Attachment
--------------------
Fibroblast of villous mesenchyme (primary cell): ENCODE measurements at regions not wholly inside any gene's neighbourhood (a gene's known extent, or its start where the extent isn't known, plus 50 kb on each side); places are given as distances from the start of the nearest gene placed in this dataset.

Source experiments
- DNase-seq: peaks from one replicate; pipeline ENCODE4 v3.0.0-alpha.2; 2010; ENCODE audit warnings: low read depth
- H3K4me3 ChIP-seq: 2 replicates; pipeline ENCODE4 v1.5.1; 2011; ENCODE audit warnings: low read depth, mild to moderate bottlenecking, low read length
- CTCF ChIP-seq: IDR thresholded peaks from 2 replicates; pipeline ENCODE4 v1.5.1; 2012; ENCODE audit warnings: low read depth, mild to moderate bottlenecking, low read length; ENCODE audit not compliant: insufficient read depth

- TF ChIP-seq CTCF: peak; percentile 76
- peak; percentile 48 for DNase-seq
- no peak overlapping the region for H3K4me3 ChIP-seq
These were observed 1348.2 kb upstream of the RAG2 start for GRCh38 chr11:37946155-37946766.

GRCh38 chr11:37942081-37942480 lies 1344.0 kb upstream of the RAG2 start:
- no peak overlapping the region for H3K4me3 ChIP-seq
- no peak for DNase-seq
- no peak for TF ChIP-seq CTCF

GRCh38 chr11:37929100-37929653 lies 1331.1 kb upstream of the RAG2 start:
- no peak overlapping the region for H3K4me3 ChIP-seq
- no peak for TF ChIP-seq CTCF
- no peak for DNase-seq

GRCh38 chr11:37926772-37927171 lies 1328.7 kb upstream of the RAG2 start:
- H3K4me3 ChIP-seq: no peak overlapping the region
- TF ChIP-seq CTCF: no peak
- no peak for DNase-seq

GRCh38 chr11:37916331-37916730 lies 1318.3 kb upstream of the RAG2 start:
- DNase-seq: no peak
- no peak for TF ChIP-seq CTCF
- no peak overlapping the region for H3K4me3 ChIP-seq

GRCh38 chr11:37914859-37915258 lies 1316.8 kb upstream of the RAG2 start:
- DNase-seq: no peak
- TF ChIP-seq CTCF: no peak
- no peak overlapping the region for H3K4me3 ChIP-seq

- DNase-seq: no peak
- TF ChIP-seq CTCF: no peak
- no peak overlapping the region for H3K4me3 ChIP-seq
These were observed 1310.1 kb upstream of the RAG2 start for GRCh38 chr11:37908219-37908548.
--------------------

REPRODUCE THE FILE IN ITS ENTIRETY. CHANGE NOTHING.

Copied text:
Fibroblast of villous mesenchyme (primary cell): ENCODE measurements at regions not wholly inside any gene's neighbourhood (a gene's known extent, or its start where the extent isn't known, plus 50 kb on each side); places are given as distances from the start of the nearest gene placed in this dataset.

Source experiments
- DNase-seq: peaks from one replicate; pipeline ENCODE4 v3.0.0-alpha.2; 2010; ENCODE audit warnings: low read depth
- H3K4me3 ChIP-seq: 2 replicates; pipeline ENCODE4 v1.5.1; 2011; ENCODE audit warnings: low read depth, mild to moderate bottlenecking, low read length
- CTCF ChIP-seq: IDR thresholded peaks from 2 replicates; pipeline ENCODE4 v1.5.1; 2012; ENCODE audit warnings: low read depth, mild to moderate bottlenecking, low read length; ENCODE audit not compliant: insufficient read depth

- TF ChIP-seq CTCF: peak; percentile 76
- peak; percentile 48 for DNase-seq
- no peak overlapping the region for H3K4me3 ChIP-seq
These were observed 1348.2 kb upstream of the RAG2 start for GRCh38 chr11:37946155-37946766.

GRCh38 chr11:37942081-37942480 lies 1344.0 kb upstream of the RAG2 start:
- no peak overlapping the region for H3K4me3 ChIP-seq
- no peak for DNase-seq
- no peak for TF ChIP-seq CTCF

GRCh38 chr11:37929100-37929653 lies 1331.1 kb upstream of the RAG2 start:
- no peak overlapping the region for H3K4me3 ChIP-seq
- no peak for TF ChIP-seq CTCF
- no peak for DNase-seq

GRCh38 chr11:37926772-37927171 lies 1328.7 kb upstream of the RAG2 start:
- H3K4me3 ChIP-seq: no peak overlapping the region
- TF ChIP-seq CTCF: no peak
- no peak for DNase-seq

GRCh38 chr11:37916331-37916730 lies 1318.3 kb upstream of the RAG2 start:
- DNase-seq: no peak
- no peak for TF ChIP-seq CTCF
- no peak overlapping the region for H3K4me3 ChIP-seq

GRCh38 chr11:37914859-37915258 lies 1316.8 kb upstream of the RAG2 start:
- DNase-seq: no peak
- TF ChIP-seq CTCF: no peak
- no peak overlapping the region for H3K4me3 ChIP-seq

- DNase-seq: no peak
- TF ChIP-seq CTCF: no peak
- no peak overlapping the region for H3K4me3 ChIP-seq
These were observed 1310.1 kb upstream of the RAG2 start for GRCh38 chr11:37908219-37908548.